MarketWatch’s recent article, “Make this estate planning move right now: Check your beneficiary designations, explains how the Fifth Circuit Court of Appeals reversed the trial court by finding that a pension plan administrator didn’t abuse her discretion in determining that a deceased plan participant’s stepsons weren’t considered his “children” under the terms of the plan. As a result, the deceased participant’s siblings, not his stepsons, were entitled to inherit the plan benefits in Herring v. Campbell (5th Circuit 2012).

9.20.16If you are the beneficiary of someone’s life insurance policy, you should know that there are options as to how the policy funds, known as death benefits, can be distributed.

In most situations, the beneficiary of a life insurance policy does not have to pay income taxes on death benefits, according to a recent article in Forbes, “Are Life Insurance Proceeds Subject to Taxes?”

But depending on your situation, you might want to consider different options for that money that may be more productive in the long term. The insurance company can cut a check, but you can also have the insurer hold on to all or some of the funds and distribute them at a later date or in periodic distributions. If the money is held by the insurer, it will continue to earn interest—and that interest is taxable.

9.1.16You know you need life insurance to protect your loved ones. But do you know that having a will is equally important to protect against risks?

Without a will, your family faces a number of potential financial disasters. If you think you don’t need a will because you aren’t wealthy or only own one home, you may be surprised to learn how not having a will leaves your loved ones open to a number of serious and costly problems.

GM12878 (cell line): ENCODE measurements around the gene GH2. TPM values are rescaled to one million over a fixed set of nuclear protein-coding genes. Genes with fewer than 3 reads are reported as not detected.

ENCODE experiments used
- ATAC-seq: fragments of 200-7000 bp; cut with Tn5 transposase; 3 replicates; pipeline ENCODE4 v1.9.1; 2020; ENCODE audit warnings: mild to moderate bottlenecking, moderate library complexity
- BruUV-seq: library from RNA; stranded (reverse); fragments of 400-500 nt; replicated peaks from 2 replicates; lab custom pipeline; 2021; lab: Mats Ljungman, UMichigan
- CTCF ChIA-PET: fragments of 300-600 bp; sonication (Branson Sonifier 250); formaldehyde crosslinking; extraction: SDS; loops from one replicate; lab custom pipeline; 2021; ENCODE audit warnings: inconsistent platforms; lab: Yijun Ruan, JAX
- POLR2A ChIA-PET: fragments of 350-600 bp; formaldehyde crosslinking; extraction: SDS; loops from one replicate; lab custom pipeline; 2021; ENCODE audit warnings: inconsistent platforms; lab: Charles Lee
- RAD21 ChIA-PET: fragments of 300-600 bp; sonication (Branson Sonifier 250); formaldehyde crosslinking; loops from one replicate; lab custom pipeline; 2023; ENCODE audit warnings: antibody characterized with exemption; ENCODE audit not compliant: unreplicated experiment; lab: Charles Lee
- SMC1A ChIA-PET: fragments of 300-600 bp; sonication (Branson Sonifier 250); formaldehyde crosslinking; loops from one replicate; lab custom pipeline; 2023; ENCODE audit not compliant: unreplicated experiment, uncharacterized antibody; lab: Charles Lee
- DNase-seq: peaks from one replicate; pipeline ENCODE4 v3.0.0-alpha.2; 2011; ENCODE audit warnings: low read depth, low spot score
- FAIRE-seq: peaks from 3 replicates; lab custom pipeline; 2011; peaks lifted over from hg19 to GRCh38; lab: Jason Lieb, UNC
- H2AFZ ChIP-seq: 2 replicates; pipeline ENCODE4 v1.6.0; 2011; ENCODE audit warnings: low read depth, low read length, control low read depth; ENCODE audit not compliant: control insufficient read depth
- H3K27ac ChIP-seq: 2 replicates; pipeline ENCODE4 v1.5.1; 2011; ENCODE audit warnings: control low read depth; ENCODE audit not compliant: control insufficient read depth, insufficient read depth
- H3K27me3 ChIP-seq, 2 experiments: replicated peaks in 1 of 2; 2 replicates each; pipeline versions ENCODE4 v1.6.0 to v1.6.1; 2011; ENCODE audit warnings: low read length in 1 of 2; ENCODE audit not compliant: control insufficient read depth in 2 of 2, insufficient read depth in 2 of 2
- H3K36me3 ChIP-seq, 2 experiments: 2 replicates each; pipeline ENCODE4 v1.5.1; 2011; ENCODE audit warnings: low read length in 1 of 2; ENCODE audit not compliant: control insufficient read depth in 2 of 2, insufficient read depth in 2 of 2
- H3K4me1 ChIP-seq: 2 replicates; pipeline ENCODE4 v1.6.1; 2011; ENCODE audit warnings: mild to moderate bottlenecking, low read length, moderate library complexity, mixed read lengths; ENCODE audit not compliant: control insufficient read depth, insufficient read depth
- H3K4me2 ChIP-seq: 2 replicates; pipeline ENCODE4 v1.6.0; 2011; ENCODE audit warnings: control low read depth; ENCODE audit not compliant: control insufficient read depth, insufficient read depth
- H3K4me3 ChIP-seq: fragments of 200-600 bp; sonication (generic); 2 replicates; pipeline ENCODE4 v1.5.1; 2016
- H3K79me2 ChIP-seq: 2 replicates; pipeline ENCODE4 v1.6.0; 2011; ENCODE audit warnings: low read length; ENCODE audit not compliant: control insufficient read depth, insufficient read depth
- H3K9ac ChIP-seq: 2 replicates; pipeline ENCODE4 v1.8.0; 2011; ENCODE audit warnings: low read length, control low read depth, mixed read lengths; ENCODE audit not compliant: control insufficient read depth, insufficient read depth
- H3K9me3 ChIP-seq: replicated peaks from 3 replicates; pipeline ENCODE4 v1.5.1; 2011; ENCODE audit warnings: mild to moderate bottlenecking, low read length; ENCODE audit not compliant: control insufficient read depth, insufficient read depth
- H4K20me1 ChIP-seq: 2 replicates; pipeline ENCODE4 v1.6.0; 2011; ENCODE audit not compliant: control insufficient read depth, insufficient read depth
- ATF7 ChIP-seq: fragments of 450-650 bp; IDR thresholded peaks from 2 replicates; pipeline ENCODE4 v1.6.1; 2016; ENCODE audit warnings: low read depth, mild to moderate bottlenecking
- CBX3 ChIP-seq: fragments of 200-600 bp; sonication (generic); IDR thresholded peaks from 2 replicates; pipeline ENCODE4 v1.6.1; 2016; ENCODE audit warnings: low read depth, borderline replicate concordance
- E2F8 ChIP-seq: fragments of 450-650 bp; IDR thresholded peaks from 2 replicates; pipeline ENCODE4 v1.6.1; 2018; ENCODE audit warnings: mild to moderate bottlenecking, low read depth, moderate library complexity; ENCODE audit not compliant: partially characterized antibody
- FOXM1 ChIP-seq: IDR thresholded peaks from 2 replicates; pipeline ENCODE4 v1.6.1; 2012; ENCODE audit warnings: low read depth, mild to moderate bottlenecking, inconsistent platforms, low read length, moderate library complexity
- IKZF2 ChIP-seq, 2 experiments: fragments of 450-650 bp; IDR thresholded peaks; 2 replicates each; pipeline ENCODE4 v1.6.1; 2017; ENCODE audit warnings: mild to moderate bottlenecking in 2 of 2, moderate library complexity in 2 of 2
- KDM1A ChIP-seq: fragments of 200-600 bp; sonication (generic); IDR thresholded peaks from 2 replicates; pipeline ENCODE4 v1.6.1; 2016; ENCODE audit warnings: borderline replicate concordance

Nerd Wallet’s recent article, “5 Hidden Dangers of Not Having a Will,” lists some of the most challenging issues, reminding you why it’s so important to have an up-to-date, signed will.

7.15.16We often hear about families who squander fortune; we hear less about families that preserve their wealth and values over generations.

Successful entrepreneurs often struggle with estate planning when it comes to their children. Will knowledge of large inheritances to come create spoiled and unmotivated adults? How can wealth be shared across generations while fostering family values that include a strong work ethic and service to others? In a recent article appearing in Forbes, “The Successful Entrepreneur's Guide to Leaving a Financial Legacy That Won't Spoil Your Kids,” one family’s solution of passing along wealth and empowering generations of children is presented.

The family is one of the richest families in history: The Rockefellers. Their fortune is still going strong today—six generations later. They maintained their fortune by creating trusts to protect the family wealth. Trusts can have specific rules for determining how and when heirs are allowed to access money. This is the key to giving your children access to funds without eliminating their potential to achieve success on their own. Many times entrepreneurs fear leaving their children a large sum of money, but a trust lets you attach some strings.

7.5.16Whether your love is animal rights or protecting the planet, a trust donation creates a legacy that reflects your values and supports the future.

A woman’s love for animals was reflected in a significant trust donation given to the Little Rock Zoo, as reported in The Northwest Arkansas Democrat Gazette article, “Animal lover leaves Little Rock Zoo nearly $3M, biggest gift ever.” A trust created an endowment fund, the Jayne and Fletcher Jackson Foundation, which will fund many programs at the zoo for years to come.

"Animals are what made her happy,” a zoo representative commented. “It was no surprise after we got to know her that the zoo was what she wanted to leave her estate to upon her passing."